Complete implementation of the CT screening protocol used in the National Lung Screening Trial (NLST) could avert 12,250 deaths annually in the U.S., according to a study published online Feb. 25 in CANCER. An accompanying editorial questioneed some implications of nationwide screening in the U.S.
Although the NLST demonstrated a 20 percent mortality reduction with annual CT screening among high-risk adults, the impact of a national screening implementation is unknown. Jiemin Ma, PhD, MHS, from the surveillance research program at the American Cancer Society, and colleagues estimated the number of deaths avertable by screening.
The researchers used 2010 U.S. Census data, the prevalence of screening eligibility and lung cancer mortality rates to derive their estimates.
In 2010, a total of 8.6 million U.S. adults, 5.2 million men and 3.4 million women, met NLST screening criteria (ages 55 to 74 years with a 30 pack-year history). If all eligible adults participated in screening, 12,250 deaths could be delayed or prevented annually according to Ma et al.
However, the estimate is subject to variables. The NLST report acknowledged the 20 percent mortality reduction may be an underestimate, while universal screening compliance may be overly optimistic.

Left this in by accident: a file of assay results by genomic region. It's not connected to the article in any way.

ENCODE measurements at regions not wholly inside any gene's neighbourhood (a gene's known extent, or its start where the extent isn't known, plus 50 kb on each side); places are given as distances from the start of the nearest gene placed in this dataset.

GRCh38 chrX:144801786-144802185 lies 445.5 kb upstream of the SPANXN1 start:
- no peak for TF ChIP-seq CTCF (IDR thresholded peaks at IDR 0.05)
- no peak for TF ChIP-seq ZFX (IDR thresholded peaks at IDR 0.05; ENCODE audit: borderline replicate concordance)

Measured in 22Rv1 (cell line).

The researchers modeled various simulations which estimated avoidance of 18,375 deaths at a 100 percent screening uptake rate and 30 percent mortality reduction, and 6,125 deaths averted at a 50 percent uptake rate and 20 percent mortality reduction.
In an accompanying editorial, Larry Kessler, ScD, chair of the department of health services at the University of Washington, Seattle, explored the balancing act of screening and other ongoing prevention efforts, specifically smoking cessation. “In many ways, these efforts must go hand-in-hand because the population who has accumulated many pack-years of smoking will indeed benefit from a well-implemented program of secondary prevention.”
Kessler posed the question: Does the 20 percent mortality reduction and 12,000 lives saved justify a national screening policy?
He referred to the high rate of false-positive findings and the unknown risk-benefit balance of CT screening. Kessler also cautioned against screening outside of organized screening programs, which may be prone to additional potential harms, and reiterated the International Association for the Study of Lung Cancer’s call for CT screening demonstration projects, quality metrics and task forces to address areas of uncertainty.
Despite the unknowns, Kessler affirmed the value of screening.
“The message of the estimates given in the study by Ma et al, as well as the overall context of smoking and lung cancer (and other smoking-related diseases and deaths), compels us to use all of our technologies, primary prevention methods, screening methods and treatment to the best of our ability as a nation,” he concluded.